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Cambridge University Press
Online publication date:
March 2020
Print publication year:
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Creative Commons:
Creative Common License - CC Creative Common License - BY Creative Common License - NC Creative Common License - ND
This content is Open Access and distributed under the terms of the Creative Commons Attribution licence CC-BY-NC-ND 4.0

Book description

Based on a completely reconstructed archive of Persian, Hindi and Marathi documents, Nandini Chatterjee provides a unique micro-history of a family of landlords in Malwa, central India, who flourished in the region from at least the sixteenth until the twentieth century. By exploring their daily interactions with imperial elites as well as villagers and marauders, Chatterjee offers a new history from below of the Mughal Empire, far from the glittering courts of the emperors and nobles, but still dramatic and filled with colourful personalities. From this perspective, we see war, violence, betrayal, enterprise, romance and disappointment, but we also see a quest for law, justice, rights and righteousness. A rare story of Islamic law in a predominantly non-Muslim society, this is also an exploration of the peripheral regions of the Maratha empire and a neglected princely state under British colonial rule. This title is also available as Open Access.


‘This book is an important work that enriches our understanding of family, empire and estate in South Asia. The analysis moves away from state policy and image-building to the micro-processes that actually reproduce state power. It achieves this through the mastery of difficult sources presented in a wide comparative frame.'

Sumit Guha - University of Texas, Austin

‘In tracking a single family's legal documents over three centuries, Nandini Chatterjee has written an extraordinary book, upturning our understanding of how Mughal law worked and how it was experienced by its subjects. It will be revelatory for anyone interested in Islamic, South Asian, or Mughal history.'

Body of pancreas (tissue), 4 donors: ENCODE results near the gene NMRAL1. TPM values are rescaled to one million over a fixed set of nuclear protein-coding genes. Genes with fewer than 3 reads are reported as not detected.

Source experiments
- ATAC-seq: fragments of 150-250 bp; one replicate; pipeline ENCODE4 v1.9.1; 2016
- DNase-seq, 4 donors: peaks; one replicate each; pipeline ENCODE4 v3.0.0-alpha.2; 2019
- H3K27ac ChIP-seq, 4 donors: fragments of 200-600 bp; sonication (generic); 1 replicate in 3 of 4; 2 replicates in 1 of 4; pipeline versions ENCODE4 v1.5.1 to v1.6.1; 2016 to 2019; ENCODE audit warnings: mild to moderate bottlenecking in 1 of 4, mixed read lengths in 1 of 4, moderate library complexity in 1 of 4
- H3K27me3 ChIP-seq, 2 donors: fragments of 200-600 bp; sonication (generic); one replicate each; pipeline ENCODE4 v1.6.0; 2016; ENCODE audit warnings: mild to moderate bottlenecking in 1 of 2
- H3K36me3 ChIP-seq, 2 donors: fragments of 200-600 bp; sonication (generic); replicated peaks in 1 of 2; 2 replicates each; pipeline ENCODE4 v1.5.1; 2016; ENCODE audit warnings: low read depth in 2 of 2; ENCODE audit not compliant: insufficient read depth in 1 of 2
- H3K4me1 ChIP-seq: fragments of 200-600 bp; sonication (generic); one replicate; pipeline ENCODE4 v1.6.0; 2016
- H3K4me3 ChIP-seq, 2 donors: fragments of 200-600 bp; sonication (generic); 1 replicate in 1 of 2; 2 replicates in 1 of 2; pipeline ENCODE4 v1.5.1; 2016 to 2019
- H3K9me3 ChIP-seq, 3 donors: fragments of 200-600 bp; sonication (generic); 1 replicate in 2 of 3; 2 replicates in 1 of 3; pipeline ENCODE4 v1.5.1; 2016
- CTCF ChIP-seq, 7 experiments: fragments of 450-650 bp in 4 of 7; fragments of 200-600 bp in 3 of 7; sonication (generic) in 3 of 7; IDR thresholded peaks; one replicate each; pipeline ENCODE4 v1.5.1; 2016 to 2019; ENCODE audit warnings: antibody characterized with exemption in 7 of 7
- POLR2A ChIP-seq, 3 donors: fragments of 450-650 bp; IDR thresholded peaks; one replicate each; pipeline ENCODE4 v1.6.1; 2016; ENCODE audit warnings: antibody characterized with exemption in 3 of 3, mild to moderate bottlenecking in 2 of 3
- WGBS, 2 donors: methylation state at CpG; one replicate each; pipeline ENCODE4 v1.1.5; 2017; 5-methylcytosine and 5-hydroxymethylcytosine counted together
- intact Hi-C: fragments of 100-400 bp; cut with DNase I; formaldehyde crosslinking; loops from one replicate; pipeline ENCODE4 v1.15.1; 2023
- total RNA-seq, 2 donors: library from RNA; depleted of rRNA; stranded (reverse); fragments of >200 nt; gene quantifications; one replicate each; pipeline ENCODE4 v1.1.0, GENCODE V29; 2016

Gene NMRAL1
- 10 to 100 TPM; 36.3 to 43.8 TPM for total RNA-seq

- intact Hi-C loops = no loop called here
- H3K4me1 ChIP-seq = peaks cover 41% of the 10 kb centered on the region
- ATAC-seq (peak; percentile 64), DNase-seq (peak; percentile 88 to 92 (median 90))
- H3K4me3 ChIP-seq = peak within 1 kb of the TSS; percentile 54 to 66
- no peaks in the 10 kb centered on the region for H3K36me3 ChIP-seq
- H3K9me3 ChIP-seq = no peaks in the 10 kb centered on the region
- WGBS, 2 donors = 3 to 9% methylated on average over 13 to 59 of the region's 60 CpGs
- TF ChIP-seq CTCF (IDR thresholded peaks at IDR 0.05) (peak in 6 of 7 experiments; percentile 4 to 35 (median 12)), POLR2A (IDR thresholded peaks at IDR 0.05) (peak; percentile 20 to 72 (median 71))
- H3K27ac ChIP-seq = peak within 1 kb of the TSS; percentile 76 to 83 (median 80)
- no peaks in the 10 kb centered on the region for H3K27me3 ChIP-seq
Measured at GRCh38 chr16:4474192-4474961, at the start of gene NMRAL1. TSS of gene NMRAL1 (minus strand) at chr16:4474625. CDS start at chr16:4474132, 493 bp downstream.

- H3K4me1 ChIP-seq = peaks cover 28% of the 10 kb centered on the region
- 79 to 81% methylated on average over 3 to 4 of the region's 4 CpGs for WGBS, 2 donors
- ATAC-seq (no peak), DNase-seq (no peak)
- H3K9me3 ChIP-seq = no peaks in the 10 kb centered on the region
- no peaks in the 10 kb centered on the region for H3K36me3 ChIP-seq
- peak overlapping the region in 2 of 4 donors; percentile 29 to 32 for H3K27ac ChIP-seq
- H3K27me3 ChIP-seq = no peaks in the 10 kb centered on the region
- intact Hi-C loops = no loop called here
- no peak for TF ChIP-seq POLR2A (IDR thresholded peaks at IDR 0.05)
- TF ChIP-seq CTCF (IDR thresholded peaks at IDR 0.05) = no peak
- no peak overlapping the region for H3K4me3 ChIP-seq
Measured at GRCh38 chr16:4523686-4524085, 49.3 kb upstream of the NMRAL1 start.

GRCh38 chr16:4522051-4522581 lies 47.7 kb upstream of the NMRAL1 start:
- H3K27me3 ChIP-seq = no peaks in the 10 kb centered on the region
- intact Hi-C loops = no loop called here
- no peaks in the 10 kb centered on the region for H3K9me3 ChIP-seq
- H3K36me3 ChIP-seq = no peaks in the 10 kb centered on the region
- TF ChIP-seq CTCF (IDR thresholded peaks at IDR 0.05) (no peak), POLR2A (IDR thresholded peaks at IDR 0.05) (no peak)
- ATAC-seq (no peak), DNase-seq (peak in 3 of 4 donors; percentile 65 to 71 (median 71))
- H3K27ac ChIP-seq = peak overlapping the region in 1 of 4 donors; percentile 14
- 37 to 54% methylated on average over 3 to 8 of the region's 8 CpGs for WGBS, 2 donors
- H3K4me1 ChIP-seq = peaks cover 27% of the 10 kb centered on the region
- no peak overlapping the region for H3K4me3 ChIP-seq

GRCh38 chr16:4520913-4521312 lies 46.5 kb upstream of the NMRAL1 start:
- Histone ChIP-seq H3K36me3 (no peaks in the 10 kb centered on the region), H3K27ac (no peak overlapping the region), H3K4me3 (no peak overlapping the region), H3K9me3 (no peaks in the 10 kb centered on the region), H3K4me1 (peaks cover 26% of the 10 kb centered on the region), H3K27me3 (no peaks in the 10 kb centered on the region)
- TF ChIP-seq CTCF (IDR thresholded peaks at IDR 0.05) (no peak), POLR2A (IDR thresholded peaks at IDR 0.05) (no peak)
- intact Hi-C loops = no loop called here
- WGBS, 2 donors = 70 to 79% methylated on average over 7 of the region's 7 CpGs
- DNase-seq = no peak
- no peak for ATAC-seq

Samira Sheikh - Vanderbilt University

‘… it will be a valuable addition to the historiography of the Mughal Empire.’

P. P. Barua Source: Choice

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Full book PDF
  • Negotiating Mughal Law
    pp i-ii
  • Negotiating Mughal Law - Title page
    pp iii-iii
  • A Family of Landlords across Three Indian Empires
  • Copyright page
    pp iv-iv
  • Contents
    pp v-v
  • Figures and Tables
    pp vi-vi
  • Maps
    pp vii-vii
  • Acknowledgements
    pp viii-x
  • Note on Transliteration and Dates
    pp xi-xi
  • Abbreviations
    pp xii-xii
  • Introduction: Law in Many Forms
    pp 1-43
  • 1 - Malwa: Land of Many Empires
    pp 44-69
  • 2 - Zamīndārs: Lords of the Marches
    pp 70-112
  • 3 - Contractors: Engaging the State
    pp 113-140
  • 4 - Transactions: Recording Deals
    pp 141-170
  • 5 - Disputes: Judges and Courts
    pp 171-190
  • 6 - Invaders: Marathas and the British
    pp 191-210
  • 7 - Identity: Professionals or Warlords?
    pp 211-223
  • Fragments to Archives: a Methodological Manifesto
    pp 224-238
  • Appendix: A Catalogue of the P Das Archive
    pp 239-266
  • Glossary
    pp 267-268
  • Bibliography
    pp 269-290
  • Index
    pp 291-298


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